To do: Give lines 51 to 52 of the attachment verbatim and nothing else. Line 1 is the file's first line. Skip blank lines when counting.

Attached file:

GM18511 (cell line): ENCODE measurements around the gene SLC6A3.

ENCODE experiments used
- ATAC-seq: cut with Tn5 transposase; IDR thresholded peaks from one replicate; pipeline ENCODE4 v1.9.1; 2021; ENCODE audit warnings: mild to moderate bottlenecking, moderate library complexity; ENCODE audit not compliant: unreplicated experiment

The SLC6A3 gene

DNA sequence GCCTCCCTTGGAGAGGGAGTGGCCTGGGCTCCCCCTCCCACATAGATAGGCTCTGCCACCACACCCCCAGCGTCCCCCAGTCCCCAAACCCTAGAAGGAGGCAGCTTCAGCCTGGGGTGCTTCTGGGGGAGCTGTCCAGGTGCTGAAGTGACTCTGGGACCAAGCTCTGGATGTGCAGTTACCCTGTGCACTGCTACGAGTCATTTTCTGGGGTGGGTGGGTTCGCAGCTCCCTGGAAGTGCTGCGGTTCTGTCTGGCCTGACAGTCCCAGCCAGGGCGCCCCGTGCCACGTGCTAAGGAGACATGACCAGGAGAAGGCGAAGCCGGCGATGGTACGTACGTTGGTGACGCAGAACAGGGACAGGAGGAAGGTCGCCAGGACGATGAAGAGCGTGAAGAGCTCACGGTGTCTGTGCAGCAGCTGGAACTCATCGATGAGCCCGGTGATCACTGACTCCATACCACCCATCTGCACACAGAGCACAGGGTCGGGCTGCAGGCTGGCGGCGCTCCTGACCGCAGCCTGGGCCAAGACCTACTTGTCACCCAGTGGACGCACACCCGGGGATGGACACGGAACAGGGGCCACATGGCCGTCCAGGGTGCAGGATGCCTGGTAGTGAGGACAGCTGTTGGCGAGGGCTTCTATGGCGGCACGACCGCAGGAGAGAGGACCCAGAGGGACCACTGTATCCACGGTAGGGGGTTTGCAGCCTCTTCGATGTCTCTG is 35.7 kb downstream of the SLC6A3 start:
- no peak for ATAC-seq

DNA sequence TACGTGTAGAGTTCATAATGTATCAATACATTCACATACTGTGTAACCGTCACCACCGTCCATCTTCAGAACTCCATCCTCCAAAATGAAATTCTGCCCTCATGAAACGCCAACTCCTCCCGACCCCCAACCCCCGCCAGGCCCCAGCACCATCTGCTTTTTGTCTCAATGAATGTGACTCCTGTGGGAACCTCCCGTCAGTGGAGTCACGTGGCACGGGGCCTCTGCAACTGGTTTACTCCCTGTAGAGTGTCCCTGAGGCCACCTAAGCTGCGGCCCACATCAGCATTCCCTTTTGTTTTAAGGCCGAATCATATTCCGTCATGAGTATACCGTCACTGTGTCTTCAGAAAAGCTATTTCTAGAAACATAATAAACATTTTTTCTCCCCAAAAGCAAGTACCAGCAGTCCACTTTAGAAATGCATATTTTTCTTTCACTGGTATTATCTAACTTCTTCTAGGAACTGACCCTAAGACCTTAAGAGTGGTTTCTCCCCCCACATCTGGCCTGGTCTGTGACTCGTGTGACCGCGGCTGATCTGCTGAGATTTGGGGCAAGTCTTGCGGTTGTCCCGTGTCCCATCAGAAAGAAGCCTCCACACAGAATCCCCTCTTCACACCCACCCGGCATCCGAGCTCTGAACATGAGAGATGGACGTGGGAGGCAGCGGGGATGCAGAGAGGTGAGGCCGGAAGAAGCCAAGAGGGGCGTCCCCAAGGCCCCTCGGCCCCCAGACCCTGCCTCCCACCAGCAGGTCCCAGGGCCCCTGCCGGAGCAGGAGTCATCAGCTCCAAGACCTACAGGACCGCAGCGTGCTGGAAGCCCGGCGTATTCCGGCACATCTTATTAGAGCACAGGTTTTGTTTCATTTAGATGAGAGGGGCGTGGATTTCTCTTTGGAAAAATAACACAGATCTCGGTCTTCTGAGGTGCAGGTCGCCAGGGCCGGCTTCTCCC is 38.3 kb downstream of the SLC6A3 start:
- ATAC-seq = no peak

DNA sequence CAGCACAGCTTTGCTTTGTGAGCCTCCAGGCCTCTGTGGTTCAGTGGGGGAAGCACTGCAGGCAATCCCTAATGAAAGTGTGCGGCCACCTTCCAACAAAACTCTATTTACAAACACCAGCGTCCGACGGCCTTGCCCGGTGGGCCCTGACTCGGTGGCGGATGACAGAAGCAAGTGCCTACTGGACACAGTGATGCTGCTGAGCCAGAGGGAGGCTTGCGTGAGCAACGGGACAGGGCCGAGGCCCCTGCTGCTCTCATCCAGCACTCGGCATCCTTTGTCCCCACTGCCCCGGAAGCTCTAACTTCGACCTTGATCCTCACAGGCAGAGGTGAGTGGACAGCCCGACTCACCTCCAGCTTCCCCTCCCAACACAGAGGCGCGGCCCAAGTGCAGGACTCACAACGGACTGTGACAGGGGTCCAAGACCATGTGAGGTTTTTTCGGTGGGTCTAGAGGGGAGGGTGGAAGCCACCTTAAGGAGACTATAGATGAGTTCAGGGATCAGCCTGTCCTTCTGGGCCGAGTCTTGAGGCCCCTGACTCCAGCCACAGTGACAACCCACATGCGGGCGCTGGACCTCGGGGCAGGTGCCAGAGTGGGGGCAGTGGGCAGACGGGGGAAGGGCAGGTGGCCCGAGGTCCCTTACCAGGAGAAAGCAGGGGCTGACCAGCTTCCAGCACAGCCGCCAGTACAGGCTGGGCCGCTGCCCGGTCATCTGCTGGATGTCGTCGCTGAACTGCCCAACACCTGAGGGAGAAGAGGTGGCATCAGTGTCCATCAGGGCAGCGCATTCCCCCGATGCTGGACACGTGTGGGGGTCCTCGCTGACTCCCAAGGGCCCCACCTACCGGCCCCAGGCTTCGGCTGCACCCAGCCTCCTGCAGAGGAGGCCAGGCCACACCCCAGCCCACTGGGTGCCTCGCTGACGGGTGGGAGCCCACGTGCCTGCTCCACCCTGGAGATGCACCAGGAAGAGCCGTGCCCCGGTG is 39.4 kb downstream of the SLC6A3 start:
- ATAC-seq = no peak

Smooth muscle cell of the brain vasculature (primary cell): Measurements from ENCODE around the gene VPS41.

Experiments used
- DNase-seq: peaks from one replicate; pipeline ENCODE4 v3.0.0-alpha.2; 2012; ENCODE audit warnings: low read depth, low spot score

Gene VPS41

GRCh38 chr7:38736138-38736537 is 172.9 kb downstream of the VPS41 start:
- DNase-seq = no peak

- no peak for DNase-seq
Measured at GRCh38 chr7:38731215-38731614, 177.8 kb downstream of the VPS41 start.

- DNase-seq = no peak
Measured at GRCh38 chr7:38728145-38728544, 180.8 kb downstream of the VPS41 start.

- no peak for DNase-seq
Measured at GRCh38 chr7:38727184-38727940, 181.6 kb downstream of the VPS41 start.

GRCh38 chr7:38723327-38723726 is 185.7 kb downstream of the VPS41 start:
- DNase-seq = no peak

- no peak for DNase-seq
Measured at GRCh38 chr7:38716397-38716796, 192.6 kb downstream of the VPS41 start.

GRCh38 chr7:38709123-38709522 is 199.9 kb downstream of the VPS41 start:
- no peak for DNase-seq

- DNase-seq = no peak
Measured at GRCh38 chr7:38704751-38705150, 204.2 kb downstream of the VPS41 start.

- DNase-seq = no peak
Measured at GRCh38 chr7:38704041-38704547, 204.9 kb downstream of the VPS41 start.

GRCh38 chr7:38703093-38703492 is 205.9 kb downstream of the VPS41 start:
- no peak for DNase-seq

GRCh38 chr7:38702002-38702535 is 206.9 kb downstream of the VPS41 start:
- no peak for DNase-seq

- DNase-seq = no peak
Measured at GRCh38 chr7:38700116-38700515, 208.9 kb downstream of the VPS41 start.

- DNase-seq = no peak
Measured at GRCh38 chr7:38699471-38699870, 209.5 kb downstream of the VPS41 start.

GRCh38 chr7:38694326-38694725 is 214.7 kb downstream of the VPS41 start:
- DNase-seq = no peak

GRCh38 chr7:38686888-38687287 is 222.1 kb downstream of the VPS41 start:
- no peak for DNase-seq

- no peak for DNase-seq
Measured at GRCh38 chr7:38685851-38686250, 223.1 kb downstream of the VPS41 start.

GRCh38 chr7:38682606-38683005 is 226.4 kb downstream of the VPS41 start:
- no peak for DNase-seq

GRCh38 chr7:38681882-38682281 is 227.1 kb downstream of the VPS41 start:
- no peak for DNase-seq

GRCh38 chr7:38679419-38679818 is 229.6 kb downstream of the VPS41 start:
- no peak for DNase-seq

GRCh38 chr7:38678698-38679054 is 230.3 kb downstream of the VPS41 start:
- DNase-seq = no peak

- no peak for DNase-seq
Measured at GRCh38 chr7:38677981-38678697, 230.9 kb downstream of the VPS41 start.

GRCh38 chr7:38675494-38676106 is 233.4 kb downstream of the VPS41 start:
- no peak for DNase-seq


GRCh38 chr7:38679419-38679818 is 229.6 kb downstream of the VPS41 start:
- no peak for DNase-seq